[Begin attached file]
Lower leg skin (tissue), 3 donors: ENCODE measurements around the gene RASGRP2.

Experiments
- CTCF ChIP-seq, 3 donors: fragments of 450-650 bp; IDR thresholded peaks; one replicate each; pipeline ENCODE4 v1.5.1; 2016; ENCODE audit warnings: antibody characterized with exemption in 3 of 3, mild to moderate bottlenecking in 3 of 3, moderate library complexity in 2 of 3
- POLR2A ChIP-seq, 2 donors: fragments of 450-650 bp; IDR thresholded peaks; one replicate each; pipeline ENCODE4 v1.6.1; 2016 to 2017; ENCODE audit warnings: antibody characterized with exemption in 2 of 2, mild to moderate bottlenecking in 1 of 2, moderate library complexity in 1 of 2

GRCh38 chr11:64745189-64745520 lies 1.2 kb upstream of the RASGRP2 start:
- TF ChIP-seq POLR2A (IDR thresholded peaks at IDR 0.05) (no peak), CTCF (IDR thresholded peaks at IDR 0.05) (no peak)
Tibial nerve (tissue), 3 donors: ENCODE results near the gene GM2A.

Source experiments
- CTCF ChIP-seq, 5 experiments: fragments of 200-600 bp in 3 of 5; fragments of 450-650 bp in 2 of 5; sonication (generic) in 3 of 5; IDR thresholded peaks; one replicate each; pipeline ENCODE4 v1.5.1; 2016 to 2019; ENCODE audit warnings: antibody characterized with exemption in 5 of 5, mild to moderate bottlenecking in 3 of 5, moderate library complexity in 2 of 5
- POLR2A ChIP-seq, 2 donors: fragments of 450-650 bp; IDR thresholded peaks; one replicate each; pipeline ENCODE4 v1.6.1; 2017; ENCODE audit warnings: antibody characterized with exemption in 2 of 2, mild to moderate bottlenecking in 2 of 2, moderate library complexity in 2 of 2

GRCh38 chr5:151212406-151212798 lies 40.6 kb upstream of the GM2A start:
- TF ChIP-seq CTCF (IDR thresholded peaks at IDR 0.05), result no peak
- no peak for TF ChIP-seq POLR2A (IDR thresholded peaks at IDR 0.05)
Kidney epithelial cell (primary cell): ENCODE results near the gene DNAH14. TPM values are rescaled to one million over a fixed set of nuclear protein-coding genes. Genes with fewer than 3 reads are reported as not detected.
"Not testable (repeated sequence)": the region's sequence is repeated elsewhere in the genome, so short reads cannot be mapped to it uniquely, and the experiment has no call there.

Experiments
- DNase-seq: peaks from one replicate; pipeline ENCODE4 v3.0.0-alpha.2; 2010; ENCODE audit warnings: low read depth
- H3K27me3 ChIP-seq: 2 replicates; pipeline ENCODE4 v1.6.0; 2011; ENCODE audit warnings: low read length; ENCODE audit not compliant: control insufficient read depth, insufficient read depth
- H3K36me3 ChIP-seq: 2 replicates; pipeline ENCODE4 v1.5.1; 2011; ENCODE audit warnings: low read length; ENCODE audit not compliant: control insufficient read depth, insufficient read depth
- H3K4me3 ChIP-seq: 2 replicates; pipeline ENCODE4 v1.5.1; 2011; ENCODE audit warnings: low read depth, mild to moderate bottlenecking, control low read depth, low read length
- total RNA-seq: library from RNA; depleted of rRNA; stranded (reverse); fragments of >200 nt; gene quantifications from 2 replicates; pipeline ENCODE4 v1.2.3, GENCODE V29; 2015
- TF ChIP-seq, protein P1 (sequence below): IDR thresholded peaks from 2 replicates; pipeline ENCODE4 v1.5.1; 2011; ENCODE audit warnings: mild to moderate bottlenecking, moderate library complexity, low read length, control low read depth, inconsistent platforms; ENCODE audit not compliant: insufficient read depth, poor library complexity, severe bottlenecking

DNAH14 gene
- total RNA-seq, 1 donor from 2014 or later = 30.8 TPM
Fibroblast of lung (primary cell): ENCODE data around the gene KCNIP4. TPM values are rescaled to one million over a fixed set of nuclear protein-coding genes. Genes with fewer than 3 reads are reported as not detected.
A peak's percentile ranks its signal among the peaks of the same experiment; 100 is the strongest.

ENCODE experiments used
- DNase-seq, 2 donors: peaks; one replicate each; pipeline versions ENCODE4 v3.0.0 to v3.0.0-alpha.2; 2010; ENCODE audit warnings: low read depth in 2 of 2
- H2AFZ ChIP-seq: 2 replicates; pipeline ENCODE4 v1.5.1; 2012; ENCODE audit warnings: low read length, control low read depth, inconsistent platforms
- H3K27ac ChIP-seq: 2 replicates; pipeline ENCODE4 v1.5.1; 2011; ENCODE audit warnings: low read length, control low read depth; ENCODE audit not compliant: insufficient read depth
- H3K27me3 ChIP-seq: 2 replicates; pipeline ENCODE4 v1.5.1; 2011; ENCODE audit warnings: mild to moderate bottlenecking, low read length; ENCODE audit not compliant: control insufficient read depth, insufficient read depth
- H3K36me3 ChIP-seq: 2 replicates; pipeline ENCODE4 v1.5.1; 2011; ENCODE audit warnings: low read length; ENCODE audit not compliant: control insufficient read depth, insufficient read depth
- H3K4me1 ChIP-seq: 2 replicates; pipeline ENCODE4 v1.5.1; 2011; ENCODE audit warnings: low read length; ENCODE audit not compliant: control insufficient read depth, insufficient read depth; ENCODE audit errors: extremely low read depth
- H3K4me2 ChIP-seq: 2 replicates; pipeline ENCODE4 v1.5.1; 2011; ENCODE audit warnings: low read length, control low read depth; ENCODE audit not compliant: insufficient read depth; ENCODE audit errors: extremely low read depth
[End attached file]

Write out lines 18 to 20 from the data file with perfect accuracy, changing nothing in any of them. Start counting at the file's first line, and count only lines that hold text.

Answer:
- H3K27me3 ChIP-seq: 2 replicates; pipeline ENCODE4 v1.6.0; 2011; ENCODE audit warnings: low read length; ENCODE audit not compliant: control insufficient read depth, insufficient read depth
- H3K36me3 ChIP-seq: 2 replicates; pipeline ENCODE4 v1.5.1; 2011; ENCODE audit warnings: low read length; ENCODE audit not compliant: control insufficient read depth, insufficient read depth
- H3K4me3 ChIP-seq: 2 replicates; pipeline ENCODE4 v1.5.1; 2011; ENCODE audit warnings: low read depth, mild to moderate bottlenecking, control low read depth, low read length